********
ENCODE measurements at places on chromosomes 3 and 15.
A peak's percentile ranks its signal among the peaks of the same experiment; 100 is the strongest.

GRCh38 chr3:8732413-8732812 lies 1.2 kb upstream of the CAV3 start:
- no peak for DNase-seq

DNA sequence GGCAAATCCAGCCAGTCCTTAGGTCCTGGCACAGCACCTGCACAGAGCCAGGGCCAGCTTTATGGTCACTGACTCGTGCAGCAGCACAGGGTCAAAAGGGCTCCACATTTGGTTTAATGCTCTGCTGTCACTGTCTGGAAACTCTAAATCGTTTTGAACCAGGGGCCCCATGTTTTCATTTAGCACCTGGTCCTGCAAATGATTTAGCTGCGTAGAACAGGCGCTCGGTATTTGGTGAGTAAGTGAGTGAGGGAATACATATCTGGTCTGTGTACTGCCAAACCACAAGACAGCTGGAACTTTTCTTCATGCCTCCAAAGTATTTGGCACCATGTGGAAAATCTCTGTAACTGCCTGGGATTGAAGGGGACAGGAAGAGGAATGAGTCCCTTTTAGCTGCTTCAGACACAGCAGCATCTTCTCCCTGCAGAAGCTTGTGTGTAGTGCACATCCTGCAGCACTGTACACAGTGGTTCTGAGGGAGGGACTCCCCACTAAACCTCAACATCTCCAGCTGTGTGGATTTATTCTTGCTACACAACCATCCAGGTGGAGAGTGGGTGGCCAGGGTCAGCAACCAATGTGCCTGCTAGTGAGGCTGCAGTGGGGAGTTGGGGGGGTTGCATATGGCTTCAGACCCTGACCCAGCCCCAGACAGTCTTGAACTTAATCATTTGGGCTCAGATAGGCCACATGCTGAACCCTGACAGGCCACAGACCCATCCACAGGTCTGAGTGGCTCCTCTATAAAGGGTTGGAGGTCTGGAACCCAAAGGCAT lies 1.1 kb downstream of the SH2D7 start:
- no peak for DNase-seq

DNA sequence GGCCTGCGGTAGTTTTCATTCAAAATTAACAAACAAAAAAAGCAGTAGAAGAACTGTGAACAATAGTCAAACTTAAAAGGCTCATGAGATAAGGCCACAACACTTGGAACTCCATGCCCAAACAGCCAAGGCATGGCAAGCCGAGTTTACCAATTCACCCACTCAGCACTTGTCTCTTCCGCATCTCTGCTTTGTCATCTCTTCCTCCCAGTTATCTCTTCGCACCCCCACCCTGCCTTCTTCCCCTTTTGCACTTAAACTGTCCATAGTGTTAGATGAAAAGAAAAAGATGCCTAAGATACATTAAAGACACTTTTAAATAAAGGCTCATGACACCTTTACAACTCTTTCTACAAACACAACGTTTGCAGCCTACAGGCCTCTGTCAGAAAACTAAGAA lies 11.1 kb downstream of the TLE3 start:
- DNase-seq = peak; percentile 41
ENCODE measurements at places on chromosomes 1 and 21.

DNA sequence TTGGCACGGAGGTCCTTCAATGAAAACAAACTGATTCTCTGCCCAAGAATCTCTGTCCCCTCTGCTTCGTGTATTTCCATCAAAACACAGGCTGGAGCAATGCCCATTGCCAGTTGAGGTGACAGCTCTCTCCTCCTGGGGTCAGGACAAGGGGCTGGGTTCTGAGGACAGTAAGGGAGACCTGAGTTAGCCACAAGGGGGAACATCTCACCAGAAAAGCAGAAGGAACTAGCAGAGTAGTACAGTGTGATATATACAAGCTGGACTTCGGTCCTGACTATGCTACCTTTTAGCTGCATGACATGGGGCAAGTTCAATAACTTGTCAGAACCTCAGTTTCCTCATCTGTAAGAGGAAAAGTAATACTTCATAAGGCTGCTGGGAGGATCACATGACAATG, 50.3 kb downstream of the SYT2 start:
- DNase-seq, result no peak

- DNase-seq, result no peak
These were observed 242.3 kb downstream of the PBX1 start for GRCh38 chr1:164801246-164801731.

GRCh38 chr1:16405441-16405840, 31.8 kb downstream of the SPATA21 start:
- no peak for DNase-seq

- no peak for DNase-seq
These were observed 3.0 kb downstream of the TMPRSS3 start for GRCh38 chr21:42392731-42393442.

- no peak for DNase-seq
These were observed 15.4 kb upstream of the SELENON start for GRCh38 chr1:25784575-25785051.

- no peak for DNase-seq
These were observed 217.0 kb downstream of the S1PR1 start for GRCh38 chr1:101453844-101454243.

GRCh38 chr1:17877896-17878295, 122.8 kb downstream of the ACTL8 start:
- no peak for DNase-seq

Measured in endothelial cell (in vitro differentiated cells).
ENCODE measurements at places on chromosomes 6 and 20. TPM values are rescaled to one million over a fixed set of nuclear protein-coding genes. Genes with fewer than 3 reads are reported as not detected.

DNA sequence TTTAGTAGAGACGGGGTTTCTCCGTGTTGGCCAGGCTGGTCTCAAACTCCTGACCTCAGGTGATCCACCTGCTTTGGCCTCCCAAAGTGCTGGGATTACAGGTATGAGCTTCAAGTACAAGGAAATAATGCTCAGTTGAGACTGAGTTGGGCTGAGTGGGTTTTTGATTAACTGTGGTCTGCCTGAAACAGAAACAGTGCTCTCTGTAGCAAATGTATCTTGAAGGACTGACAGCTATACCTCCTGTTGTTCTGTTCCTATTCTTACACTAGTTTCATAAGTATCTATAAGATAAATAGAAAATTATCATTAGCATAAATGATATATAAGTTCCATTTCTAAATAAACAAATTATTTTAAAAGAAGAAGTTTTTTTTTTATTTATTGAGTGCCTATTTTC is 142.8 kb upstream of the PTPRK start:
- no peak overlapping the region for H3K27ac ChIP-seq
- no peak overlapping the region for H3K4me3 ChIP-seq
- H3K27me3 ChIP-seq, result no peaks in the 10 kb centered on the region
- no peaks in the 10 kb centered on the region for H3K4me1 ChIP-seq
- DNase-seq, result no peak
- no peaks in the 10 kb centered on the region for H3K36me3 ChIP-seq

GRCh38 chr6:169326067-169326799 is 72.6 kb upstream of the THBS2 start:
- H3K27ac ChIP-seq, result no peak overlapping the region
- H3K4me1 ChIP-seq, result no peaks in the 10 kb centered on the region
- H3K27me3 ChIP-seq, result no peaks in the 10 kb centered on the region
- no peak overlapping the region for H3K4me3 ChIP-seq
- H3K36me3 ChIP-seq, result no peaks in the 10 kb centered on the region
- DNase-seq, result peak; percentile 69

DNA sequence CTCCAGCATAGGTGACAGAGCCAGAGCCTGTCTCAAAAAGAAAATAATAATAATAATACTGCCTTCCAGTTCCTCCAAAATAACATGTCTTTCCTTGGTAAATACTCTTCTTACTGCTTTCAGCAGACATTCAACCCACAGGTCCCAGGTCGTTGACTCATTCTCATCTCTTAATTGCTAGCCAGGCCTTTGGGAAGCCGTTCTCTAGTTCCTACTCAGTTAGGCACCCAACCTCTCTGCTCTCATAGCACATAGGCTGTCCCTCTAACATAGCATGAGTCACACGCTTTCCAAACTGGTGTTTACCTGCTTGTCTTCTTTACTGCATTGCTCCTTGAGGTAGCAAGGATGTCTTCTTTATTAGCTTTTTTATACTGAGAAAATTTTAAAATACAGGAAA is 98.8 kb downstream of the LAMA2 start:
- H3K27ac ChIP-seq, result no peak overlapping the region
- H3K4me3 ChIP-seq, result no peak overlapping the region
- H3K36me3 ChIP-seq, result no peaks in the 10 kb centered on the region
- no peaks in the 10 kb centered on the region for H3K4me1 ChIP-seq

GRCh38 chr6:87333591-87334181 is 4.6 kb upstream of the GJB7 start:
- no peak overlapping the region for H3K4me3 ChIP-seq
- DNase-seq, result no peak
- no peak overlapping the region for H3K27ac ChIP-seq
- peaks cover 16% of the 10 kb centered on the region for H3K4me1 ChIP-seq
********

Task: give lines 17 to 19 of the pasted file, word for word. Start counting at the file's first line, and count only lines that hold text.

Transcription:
These were observed 3.0 kb downstream of the TMPRSS3 start for GRCh38 chr21:42392731-42393442.

- no peak for DNase-seq
These were observed 15.4 kb upstream of the SELENON start for GRCh38 chr1:25784575-25785051.